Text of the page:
In Re Bilski Announces the Machine-or-Transformation Test as the § 101 Touchstone for Process Claims
By Michael D. Bednarek, George Graff, Ryan Hawkins, Elizabeth Roesel and Amy Simpson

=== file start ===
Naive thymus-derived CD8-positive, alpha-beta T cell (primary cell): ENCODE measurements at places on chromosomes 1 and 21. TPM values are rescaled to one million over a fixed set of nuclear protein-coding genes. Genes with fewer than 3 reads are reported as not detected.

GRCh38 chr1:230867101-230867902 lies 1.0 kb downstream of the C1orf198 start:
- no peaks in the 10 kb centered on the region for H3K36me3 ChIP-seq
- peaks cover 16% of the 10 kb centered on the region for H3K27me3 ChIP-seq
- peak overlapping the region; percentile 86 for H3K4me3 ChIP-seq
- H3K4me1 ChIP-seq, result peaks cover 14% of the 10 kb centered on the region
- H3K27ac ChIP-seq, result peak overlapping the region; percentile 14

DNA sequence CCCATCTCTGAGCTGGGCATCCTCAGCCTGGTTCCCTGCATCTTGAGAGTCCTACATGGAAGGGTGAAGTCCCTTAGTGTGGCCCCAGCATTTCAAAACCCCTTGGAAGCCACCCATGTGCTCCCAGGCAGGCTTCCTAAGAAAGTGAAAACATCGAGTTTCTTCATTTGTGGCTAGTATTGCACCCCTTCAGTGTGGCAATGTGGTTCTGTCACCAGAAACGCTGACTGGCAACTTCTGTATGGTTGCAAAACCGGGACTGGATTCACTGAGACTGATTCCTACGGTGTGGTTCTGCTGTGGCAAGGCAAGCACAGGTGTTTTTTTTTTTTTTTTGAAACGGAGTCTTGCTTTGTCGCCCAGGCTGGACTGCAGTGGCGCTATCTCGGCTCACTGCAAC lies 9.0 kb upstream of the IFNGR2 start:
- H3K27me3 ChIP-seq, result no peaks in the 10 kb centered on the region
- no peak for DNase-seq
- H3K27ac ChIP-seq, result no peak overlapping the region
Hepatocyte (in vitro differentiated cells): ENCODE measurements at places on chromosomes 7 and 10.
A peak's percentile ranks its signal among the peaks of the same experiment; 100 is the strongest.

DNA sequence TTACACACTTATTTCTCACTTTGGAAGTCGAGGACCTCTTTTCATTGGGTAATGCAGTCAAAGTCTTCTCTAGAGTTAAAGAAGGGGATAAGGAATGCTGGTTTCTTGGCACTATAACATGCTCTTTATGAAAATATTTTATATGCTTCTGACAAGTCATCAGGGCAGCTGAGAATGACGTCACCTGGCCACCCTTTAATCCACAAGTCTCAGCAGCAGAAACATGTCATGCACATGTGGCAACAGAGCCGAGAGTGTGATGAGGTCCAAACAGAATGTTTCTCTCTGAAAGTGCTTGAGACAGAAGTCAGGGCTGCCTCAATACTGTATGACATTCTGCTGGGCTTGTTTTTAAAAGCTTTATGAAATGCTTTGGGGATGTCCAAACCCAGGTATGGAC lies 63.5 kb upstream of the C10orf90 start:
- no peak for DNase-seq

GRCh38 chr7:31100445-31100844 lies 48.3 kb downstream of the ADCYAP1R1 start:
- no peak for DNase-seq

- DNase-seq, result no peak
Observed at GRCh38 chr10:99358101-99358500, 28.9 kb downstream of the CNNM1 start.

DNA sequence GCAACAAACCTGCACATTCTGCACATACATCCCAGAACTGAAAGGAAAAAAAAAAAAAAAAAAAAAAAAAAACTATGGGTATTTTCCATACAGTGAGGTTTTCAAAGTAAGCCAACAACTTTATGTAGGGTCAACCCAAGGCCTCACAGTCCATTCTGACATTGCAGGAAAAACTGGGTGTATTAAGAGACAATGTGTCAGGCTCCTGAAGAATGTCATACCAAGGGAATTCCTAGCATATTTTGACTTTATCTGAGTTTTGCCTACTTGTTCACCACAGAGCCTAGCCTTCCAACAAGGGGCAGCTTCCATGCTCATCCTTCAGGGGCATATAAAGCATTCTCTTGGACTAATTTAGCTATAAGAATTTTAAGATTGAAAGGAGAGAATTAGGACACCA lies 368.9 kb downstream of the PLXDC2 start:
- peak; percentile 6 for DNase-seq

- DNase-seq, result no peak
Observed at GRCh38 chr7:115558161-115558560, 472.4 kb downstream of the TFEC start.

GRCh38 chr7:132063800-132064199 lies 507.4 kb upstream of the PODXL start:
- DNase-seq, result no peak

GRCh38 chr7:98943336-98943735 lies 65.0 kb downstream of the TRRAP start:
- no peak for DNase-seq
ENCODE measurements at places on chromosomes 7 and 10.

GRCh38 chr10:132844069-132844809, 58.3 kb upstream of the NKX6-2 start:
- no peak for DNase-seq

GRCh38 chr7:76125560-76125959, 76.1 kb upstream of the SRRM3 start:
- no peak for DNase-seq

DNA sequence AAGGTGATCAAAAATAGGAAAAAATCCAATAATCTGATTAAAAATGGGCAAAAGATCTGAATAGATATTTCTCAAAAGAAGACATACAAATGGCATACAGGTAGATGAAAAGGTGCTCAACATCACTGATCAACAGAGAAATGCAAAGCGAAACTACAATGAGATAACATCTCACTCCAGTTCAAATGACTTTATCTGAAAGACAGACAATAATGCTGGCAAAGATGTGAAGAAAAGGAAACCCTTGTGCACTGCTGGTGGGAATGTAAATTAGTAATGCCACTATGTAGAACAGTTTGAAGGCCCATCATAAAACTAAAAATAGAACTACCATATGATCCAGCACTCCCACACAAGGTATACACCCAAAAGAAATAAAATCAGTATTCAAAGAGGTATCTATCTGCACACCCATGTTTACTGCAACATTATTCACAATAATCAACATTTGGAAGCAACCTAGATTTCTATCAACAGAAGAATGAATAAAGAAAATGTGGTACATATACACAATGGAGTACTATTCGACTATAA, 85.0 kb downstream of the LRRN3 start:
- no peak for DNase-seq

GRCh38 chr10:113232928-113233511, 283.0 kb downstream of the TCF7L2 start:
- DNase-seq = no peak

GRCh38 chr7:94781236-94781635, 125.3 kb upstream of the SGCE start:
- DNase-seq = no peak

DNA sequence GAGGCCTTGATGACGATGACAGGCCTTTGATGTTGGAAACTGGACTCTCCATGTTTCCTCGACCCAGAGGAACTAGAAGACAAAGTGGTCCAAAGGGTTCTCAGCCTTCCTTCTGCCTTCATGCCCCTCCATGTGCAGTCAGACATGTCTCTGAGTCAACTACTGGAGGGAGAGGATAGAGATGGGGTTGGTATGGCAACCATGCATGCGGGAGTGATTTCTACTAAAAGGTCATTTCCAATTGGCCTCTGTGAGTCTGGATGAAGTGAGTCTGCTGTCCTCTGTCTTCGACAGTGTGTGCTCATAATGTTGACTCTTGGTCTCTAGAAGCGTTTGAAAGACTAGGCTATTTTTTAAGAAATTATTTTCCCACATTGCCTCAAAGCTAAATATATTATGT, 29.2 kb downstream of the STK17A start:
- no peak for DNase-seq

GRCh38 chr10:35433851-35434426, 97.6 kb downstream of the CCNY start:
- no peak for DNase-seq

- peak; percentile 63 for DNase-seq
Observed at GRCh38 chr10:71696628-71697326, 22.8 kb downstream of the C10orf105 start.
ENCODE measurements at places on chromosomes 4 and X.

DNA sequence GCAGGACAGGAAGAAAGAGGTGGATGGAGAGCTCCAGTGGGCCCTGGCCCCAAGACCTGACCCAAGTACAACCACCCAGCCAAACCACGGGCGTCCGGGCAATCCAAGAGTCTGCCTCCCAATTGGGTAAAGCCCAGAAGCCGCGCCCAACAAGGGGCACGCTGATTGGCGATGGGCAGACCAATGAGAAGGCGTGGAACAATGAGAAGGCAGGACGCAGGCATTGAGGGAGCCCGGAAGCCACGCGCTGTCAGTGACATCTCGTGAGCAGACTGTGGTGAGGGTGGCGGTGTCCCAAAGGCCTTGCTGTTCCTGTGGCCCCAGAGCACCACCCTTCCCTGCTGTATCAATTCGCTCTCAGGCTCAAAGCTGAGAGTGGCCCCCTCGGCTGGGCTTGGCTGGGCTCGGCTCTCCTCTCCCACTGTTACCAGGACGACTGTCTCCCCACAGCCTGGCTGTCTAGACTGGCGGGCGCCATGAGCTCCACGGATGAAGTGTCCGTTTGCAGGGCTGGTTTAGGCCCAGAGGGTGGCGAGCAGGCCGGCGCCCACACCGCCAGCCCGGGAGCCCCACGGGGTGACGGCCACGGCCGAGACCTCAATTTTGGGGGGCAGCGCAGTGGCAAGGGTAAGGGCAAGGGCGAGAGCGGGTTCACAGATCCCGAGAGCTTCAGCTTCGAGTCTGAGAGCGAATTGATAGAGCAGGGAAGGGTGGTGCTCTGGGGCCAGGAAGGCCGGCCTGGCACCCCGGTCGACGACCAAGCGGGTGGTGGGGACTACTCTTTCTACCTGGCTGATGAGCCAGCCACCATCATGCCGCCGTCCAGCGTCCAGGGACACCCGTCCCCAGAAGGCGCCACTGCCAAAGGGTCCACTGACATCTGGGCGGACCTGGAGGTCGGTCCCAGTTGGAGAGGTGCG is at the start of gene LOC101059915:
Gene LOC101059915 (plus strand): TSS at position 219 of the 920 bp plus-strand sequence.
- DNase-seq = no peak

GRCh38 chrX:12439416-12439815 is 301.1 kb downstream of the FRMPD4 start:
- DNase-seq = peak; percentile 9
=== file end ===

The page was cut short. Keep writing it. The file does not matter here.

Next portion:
On Thursday, October 30, 2008, an en banc United States Court of Appeals for the Federal Circuit (Federal Circuit) released its much anticipated In re Bilski decision addressing the scope of patent-eligible subject matter under 35 U.S.C. § 101 (§ 101) and deciding what many believed might be the death-knell for business method patents. In a 9-3 majority decision authored by Chief Judge Paul Michel, the Federal Circuit endeavored to realign its § 101 jurisprudence with the Supreme Courts Benson, Flook, and Diehr trilogy. Adopting the positions advocated by the Intellectual Property Organization Association (IPO) in an amicus brief authored by Paul, Hastings, Janofsky & Walker attorneys, the Federal Circuit held that a process claim constitutes patentable subject matter only if: (1) it is tied to a particular machine or apparatus, or (2) it transforms a particular article into a different state or thing. The court ultimately concluded that Bilskis claimed method for hedging commodity risks failed to satisfy this new subject matter eligibility test and was therefore unpatentable.